There are two sides to every coin.
Neither two sides are the same. Metals are mixed, heated to the point they are soft, and then stamped at the mint. The markings on one side contain a raised image of an important person’s head. On the other, some decorative markings normally show the value of the coin. These hallmarks explain the names we give each side.
‘Heads’ is rather obvious and ‘tails’ because it’s the opposite of heads.
The coin becomes hard and inert and takes great force to change its shape and structure.
You can’t say the same for advice.
Yes, there are two sides to a piece of advice, but unlike a coin, they are certainly not dormant. That’s because we stand as either the giver or the receiver of this advice. We are both biased in how we give the advice—and how we receive it.
Consider this: “Whether we regard someone’s opinion as a fact or as an opinion depends on whether they are criticizing or complimenting us.”
This—from the perspective of the receiver is damming. Confirmation bias here is ignoring the advice itself and using its context to confirm its value. At the same time, think of the giver of such advice. Is he or she going to offer advice untainted by their perception of how it will be received?
We might kid ourselves we are rational and objective when it comes to giving and receiving advice, but in truth, we’re not. Confirmation bias—amongst others—is changing the tone, the sentiment, and the words we share before we give them—and before we receive them.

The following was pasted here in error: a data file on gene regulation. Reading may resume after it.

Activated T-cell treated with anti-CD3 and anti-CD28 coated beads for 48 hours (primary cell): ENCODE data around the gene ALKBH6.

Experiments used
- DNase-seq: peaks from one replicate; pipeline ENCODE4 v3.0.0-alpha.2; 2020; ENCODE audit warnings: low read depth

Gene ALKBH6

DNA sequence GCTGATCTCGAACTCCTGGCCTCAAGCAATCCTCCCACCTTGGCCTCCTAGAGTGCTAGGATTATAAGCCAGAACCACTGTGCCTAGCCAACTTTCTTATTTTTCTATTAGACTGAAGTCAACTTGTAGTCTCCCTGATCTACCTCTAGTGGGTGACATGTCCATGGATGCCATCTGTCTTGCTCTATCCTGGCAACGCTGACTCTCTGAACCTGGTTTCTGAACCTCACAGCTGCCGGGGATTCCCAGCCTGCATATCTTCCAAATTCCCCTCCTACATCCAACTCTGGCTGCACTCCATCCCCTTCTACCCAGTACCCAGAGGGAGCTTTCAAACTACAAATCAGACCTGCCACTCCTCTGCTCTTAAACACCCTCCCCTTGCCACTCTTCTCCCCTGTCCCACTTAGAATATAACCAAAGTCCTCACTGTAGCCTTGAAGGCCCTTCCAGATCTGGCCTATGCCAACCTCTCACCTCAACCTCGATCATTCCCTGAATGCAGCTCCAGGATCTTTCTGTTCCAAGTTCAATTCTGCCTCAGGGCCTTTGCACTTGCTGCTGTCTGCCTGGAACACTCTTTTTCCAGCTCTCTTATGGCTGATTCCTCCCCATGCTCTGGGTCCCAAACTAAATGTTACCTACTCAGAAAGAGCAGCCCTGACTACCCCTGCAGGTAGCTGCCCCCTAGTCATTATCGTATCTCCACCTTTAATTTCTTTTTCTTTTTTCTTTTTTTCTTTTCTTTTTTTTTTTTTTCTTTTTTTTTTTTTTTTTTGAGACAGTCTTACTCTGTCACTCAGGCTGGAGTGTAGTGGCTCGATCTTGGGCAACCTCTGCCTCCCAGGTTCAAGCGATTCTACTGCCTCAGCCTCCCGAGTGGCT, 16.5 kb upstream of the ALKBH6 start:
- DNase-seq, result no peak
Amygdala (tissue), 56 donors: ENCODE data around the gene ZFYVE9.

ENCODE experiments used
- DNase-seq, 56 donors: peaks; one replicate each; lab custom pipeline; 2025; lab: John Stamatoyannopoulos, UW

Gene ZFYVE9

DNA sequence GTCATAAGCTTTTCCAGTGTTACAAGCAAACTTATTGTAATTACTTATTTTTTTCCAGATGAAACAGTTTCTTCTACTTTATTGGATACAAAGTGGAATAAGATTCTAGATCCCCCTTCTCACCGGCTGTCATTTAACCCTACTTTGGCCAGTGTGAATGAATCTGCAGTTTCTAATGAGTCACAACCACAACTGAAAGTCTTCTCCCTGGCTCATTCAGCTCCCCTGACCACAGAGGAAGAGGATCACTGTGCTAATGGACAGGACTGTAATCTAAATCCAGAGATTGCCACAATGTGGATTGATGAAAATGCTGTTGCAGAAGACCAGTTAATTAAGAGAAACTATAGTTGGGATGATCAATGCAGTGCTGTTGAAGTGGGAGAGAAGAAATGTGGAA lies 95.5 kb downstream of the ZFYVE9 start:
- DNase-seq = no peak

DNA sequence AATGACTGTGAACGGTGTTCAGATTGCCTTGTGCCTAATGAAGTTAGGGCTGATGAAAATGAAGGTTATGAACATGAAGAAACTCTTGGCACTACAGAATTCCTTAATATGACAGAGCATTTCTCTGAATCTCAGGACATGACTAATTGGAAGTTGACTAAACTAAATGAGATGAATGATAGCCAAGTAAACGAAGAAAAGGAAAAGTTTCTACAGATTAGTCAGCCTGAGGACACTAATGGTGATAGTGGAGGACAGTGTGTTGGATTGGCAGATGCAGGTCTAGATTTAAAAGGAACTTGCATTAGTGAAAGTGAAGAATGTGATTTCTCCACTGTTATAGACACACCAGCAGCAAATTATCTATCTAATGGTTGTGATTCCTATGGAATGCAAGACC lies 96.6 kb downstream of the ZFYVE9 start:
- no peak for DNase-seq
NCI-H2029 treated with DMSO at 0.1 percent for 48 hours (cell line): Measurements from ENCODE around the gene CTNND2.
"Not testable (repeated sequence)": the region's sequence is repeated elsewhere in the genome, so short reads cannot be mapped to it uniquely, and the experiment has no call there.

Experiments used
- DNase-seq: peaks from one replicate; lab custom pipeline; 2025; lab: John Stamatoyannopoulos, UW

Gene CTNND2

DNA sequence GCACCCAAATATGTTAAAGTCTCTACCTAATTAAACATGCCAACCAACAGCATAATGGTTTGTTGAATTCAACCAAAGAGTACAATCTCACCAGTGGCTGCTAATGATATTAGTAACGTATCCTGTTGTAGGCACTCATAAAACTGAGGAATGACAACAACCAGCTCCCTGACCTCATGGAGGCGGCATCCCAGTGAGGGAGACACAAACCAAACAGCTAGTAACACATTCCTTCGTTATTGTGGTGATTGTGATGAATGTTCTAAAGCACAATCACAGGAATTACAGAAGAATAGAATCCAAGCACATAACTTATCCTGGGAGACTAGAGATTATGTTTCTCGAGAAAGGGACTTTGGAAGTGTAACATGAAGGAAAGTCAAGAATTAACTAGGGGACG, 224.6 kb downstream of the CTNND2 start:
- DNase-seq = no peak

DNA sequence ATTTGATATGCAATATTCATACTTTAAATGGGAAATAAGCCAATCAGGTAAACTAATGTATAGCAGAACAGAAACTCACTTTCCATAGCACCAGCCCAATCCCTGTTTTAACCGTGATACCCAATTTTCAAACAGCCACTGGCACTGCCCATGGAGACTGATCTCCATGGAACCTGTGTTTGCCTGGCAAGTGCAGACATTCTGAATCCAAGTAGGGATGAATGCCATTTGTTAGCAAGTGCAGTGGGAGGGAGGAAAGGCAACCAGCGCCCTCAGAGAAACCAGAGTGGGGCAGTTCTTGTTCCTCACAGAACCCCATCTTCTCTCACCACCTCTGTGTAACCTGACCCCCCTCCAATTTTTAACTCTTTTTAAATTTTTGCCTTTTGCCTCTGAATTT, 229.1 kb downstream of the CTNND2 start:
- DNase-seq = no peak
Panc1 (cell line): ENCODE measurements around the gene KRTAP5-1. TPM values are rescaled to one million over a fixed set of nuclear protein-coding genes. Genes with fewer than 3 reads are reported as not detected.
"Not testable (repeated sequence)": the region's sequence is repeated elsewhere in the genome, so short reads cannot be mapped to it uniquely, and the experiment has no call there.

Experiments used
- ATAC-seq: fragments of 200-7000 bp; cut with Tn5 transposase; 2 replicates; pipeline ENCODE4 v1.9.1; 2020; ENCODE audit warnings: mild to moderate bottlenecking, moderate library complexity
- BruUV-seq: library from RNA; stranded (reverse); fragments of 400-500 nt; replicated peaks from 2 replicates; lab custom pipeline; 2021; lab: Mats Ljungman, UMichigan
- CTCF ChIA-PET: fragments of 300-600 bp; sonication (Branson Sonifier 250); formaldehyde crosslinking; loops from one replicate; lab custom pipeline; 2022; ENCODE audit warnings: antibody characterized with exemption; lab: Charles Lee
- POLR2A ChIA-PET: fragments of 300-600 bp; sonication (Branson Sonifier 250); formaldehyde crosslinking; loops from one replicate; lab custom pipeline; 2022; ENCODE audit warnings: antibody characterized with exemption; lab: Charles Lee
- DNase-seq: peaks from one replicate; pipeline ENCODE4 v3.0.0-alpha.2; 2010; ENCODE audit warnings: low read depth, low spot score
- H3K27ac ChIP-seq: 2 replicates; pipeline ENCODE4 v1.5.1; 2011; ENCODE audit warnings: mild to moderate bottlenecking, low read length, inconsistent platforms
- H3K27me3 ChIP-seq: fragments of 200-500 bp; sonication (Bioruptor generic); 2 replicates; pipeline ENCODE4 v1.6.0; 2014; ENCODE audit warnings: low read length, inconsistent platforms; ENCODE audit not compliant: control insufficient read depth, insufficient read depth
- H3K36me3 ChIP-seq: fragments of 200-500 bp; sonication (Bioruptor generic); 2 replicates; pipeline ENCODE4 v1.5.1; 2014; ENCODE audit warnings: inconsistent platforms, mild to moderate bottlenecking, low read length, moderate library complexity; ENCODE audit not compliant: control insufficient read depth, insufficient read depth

Can you overcome this?
In the immediate moments before giving and receiving it’s hard not to let your biases hold sway on your judgement. So, this is where your One weekly decision appears —especially if you’re on the receiving end of the advice.
How could you quickly prove or disprove the advice you’re receiving?
The answer lies in thinking of ways to test the advice you’ve heard. If you can’t—I would suggest that instantly invalidates the advice. If it can’t be tested, then how can be factual?
It is nothing more than an opinion.
Equally, with a test, you gain immediate information. Gone is the need for judgement on who gave it, or whether it’s nice or not. Now you have hard data to use when it comes to taking the original advice and using it on a bigger scale.
Don’t judge, test.
That’s how you should deal with all advice because it’s always biased.
Thanks for reading.
The biggest compliment you can give me is replying to share your thoughts.
Founder, The Resolve Blog
Josh Spector is a creative entrepreneur who helps other wannabe creative entrepreneurs.
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